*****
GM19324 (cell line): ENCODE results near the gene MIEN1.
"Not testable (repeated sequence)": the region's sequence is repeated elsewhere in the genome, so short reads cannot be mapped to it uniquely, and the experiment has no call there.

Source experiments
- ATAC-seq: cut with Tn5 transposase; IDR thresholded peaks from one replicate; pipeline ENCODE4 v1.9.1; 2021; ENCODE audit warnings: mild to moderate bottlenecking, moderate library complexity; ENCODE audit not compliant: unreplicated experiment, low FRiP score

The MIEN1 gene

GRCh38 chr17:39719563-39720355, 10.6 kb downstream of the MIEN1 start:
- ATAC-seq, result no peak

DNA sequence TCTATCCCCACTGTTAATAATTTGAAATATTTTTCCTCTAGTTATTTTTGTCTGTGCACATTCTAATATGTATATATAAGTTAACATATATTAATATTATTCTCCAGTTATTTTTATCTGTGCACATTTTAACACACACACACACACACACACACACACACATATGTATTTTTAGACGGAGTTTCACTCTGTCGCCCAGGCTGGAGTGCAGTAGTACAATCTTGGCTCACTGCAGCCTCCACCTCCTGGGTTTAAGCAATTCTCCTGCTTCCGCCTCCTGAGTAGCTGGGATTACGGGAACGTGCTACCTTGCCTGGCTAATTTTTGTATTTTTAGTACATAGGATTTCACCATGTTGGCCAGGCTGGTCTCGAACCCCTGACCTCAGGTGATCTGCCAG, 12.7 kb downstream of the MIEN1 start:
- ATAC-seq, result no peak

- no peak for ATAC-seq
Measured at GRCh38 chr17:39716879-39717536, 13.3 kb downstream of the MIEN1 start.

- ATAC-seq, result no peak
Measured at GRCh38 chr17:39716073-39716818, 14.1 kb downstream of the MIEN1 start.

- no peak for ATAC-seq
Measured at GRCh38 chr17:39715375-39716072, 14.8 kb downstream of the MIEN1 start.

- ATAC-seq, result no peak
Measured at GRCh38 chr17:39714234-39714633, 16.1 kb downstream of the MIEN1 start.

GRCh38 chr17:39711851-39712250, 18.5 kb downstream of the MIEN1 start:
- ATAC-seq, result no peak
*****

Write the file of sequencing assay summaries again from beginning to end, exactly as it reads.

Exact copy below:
GM19324 (cell line): ENCODE results near the gene MIEN1.
"Not testable (repeated sequence)": the region's sequence is repeated elsewhere in the genome, so short reads cannot be mapped to it uniquely, and the experiment has no call there.

Source experiments
- ATAC-seq: cut with Tn5 transposase; IDR thresholded peaks from one replicate; pipeline ENCODE4 v1.9.1; 2021; ENCODE audit warnings: mild to moderate bottlenecking, moderate library complexity; ENCODE audit not compliant: unreplicated experiment, low FRiP score

The MIEN1 gene

GRCh38 chr17:39719563-39720355, 10.6 kb downstream of the MIEN1 start:
- ATAC-seq, result no peak

DNA sequence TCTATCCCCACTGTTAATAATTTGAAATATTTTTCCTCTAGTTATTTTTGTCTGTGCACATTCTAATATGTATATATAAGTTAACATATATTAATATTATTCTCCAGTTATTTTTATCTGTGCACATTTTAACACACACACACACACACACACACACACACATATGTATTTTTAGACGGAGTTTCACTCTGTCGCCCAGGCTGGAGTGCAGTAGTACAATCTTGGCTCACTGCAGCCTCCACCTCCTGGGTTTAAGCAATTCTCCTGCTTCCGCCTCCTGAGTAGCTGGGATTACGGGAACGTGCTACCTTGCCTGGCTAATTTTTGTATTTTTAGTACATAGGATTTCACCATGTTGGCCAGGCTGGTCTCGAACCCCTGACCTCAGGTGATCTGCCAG, 12.7 kb downstream of the MIEN1 start:
- ATAC-seq, result no peak

- no peak for ATAC-seq
Measured at GRCh38 chr17:39716879-39717536, 13.3 kb downstream of the MIEN1 start.

- ATAC-seq, result no peak
Measured at GRCh38 chr17:39716073-39716818, 14.1 kb downstream of the MIEN1 start.

- no peak for ATAC-seq
Measured at GRCh38 chr17:39715375-39716072, 14.8 kb downstream of the MIEN1 start.

- ATAC-seq, result no peak
Measured at GRCh38 chr17:39714234-39714633, 16.1 kb downstream of the MIEN1 start.

GRCh38 chr17:39711851-39712250, 18.5 kb downstream of the MIEN1 start:
- ATAC-seq, result no peak